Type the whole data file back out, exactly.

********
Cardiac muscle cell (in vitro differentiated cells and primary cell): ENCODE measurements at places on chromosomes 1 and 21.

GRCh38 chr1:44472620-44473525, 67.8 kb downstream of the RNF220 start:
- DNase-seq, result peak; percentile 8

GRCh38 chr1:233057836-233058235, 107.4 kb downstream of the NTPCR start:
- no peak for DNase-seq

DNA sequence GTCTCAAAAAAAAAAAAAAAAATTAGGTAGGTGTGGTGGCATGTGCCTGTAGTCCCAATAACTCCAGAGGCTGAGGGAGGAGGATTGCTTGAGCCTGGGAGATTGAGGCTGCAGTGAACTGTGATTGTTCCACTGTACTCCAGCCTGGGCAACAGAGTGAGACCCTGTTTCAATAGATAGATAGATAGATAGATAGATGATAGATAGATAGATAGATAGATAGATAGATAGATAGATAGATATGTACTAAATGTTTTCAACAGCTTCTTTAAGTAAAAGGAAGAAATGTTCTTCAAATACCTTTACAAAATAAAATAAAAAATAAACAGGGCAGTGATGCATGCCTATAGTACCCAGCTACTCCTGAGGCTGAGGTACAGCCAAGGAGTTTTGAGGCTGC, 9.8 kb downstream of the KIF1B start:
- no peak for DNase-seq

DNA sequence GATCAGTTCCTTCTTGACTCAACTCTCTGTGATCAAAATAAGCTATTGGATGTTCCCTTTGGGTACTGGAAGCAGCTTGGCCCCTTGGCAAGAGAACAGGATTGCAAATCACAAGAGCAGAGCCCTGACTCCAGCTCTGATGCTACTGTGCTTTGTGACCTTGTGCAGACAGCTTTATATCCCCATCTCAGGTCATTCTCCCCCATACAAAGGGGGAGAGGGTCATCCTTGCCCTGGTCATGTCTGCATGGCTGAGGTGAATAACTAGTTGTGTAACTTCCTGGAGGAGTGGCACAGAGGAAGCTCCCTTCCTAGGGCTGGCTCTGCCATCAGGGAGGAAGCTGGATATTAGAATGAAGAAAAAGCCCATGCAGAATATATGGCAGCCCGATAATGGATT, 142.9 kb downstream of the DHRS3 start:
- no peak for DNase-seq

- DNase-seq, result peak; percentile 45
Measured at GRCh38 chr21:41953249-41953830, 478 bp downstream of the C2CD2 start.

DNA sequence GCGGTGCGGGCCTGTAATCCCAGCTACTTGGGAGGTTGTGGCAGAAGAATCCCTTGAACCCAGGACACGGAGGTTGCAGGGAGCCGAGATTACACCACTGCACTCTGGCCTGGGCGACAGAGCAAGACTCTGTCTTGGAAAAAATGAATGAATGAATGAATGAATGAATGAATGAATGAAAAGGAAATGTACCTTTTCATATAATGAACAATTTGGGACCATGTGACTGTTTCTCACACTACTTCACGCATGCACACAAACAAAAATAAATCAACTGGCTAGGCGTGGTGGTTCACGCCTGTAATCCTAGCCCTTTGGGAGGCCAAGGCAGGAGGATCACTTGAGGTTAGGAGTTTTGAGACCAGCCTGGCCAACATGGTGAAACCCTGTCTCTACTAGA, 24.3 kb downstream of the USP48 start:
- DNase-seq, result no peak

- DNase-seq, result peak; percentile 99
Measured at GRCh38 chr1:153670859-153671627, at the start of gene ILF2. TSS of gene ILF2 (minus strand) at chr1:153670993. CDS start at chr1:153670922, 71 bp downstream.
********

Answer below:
Cardiac muscle cell (in vitro differentiated cells and primary cell): ENCODE measurements at places on chromosomes 1 and 21.

GRCh38 chr1:44472620-44473525, 67.8 kb downstream of the RNF220 start:
- DNase-seq, result peak; percentile 8

GRCh38 chr1:233057836-233058235, 107.4 kb downstream of the NTPCR start:
- no peak for DNase-seq

DNA sequence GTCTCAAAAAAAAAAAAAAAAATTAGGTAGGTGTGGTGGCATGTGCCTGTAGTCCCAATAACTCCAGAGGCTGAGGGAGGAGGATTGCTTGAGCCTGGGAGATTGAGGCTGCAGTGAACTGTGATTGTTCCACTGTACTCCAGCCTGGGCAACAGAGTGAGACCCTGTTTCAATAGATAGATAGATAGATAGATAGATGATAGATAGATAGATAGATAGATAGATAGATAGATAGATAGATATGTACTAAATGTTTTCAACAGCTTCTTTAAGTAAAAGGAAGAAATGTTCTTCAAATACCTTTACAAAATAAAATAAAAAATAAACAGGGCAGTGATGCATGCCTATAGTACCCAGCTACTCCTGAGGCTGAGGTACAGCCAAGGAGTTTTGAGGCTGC, 9.8 kb downstream of the KIF1B start:
- no peak for DNase-seq

DNA sequence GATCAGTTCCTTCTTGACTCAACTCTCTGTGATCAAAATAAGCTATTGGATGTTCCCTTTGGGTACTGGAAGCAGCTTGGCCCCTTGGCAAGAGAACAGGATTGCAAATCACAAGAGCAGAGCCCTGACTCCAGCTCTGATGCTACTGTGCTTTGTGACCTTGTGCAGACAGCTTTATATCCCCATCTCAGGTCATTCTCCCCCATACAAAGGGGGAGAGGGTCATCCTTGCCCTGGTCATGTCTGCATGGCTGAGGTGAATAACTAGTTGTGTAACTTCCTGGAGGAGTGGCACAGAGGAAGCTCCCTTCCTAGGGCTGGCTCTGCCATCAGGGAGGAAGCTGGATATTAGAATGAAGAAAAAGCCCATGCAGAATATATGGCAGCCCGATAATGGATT, 142.9 kb downstream of the DHRS3 start:
- no peak for DNase-seq

- DNase-seq, result peak; percentile 45
Measured at GRCh38 chr21:41953249-41953830, 478 bp downstream of the C2CD2 start.

DNA sequence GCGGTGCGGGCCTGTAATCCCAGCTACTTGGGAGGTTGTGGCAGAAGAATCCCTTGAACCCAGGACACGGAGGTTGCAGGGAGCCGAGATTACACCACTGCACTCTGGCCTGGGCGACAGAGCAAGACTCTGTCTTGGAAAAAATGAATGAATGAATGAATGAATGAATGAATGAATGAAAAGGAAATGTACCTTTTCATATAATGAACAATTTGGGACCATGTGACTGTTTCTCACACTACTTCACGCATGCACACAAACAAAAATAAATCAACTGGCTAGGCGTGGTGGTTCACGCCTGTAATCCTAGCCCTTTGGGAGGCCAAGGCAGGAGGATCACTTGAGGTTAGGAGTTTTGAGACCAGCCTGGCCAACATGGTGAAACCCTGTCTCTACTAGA, 24.3 kb downstream of the USP48 start:
- DNase-seq, result no peak

- DNase-seq, result peak; percentile 99
Measured at GRCh38 chr1:153670859-153671627, at the start of gene ILF2. TSS of gene ILF2 (minus strand) at chr1:153670993. CDS start at chr1:153670922, 71 bp downstream.